I get a lot of questions from both the parents of wrestlers I coach and even from other coaches who have their first child and want help putting them on the right path for success in the grueling sport of wrestling. Ive done everything you probably should do and while developing my wrestlers and have also learned some things I wouldn't do again or have been a complete waste of time, energy and money.
I enjoy sharing the experiences and lessons I have learned as a parent and coach and figured I would combine that with my passion for writing. This will be my first blog post on our Lions Den site and I have chosen to start with a topic that comes up quite frequently in the wrestling circle.
First off, let me start off by saying there are 2 types of wrestlers in youth thru high school wrestling. The wrestler who competes and practices solely during the season and then the wrestler who wants to win and succeed in the sport. The latter will realize you cannot due so without training year round in some shape or form. It will be very hard to be successful in this sport if you only participate in it for a few months out of the year. My Blog posts are geared towards this group. Both of my oldest children enjoyed the sport the minute they got into it. We started at our local youth program in our school which only lasts 4- 6 weeks with practice being once or twice a week. Since they enjoyed it , I wanted to find a program where they could continue to do it and get better. I myself had zero wrestling background at the time and finally found a couple local clubs and chose the closest one. It ended up being a great choice because it was the smaller of the 2 and practices had a low number of wrestlers. This gave my boys lots of exposure to the coach. This is important especially in the early developmental stage while your wrestler is learning the fundamentals of the sport. Choosing the right wrestling club is super important! I will come back to this topic with its own Blog as so much goes into choosing the right club for your wrestler. What I do want to focus on in this topic is choosing the right school, program and coach.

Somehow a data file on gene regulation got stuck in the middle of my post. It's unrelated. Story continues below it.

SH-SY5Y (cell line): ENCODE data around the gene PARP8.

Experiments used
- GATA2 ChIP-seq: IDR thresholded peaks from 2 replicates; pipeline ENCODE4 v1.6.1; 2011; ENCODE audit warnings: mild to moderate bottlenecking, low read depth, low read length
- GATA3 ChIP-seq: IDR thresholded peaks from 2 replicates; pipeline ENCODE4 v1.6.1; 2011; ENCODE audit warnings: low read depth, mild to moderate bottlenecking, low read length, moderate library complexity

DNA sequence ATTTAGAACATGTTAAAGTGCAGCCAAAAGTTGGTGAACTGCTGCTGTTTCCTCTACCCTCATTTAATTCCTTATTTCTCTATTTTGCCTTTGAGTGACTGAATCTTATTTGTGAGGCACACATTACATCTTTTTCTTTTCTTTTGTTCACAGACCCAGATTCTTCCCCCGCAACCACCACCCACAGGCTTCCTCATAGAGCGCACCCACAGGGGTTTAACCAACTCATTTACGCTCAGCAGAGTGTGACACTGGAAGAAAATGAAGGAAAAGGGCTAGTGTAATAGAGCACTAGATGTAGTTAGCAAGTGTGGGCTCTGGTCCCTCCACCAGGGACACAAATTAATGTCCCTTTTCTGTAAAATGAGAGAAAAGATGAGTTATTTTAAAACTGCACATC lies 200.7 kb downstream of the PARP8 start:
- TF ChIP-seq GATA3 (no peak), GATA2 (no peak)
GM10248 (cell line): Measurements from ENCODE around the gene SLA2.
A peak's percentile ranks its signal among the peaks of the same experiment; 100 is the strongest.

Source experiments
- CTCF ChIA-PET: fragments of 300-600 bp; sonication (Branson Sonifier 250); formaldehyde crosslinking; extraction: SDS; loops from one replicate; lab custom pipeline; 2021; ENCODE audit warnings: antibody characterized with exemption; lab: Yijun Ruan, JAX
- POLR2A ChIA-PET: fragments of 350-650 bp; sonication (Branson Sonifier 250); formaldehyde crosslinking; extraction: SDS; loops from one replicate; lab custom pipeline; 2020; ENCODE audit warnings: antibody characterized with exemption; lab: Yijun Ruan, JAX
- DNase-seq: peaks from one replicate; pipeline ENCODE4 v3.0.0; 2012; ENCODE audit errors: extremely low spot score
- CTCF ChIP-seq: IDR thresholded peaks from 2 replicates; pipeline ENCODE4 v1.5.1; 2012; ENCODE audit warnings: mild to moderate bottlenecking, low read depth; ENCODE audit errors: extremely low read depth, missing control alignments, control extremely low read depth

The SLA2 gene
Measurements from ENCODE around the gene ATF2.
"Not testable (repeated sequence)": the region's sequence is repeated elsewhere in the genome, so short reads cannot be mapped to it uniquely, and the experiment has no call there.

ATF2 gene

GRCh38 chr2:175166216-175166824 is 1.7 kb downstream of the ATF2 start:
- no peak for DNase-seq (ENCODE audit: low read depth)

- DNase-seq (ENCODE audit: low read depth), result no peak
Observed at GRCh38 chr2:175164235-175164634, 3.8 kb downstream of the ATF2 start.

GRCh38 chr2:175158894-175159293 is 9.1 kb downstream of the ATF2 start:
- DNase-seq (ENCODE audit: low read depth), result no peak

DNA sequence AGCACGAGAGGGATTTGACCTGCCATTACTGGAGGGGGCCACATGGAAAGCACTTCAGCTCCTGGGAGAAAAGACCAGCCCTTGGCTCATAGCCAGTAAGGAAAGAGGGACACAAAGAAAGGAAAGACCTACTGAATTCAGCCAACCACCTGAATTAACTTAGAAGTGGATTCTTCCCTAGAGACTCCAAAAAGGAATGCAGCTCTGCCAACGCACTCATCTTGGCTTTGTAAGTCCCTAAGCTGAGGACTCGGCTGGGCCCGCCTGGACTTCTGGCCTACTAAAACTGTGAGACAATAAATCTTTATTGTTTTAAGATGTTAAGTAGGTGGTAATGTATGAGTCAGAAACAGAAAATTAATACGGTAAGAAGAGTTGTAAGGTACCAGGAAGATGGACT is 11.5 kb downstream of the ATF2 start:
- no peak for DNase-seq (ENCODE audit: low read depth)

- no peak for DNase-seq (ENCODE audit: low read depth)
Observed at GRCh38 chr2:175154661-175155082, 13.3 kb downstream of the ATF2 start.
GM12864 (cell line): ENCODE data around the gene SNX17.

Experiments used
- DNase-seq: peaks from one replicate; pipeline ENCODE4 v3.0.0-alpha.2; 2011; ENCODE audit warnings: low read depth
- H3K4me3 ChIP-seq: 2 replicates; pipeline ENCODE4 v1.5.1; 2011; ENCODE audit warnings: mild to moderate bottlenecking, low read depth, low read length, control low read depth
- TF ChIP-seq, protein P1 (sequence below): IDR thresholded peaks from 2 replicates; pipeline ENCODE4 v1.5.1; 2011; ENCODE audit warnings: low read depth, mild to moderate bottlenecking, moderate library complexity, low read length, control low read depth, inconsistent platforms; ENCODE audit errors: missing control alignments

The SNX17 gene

Did you just read that correctly? Choose the right school? Who changes or picks a child's school based on its wrestling program? Well , If you end up having that wrestler who is serious about the sport , you will learn fast a lot goes into it. Its a slippery slope and it starts out like I did. A youth practice followed by joining a wrestling club , followed by competing in local youth tournaments .... followed by either winning or losing and at most times both. We as parents all want whats best for our kids so we are going to help them find ways to succeed. The wrestling community , you will find is a close knit almost cult like one at times. We all know who the best schools are with the best wrestling programs, the best coaches, the best wrestling clubs , who the best wrestlers are etc . You in time too will know these things along with what weight that other kid will be wrestling next season.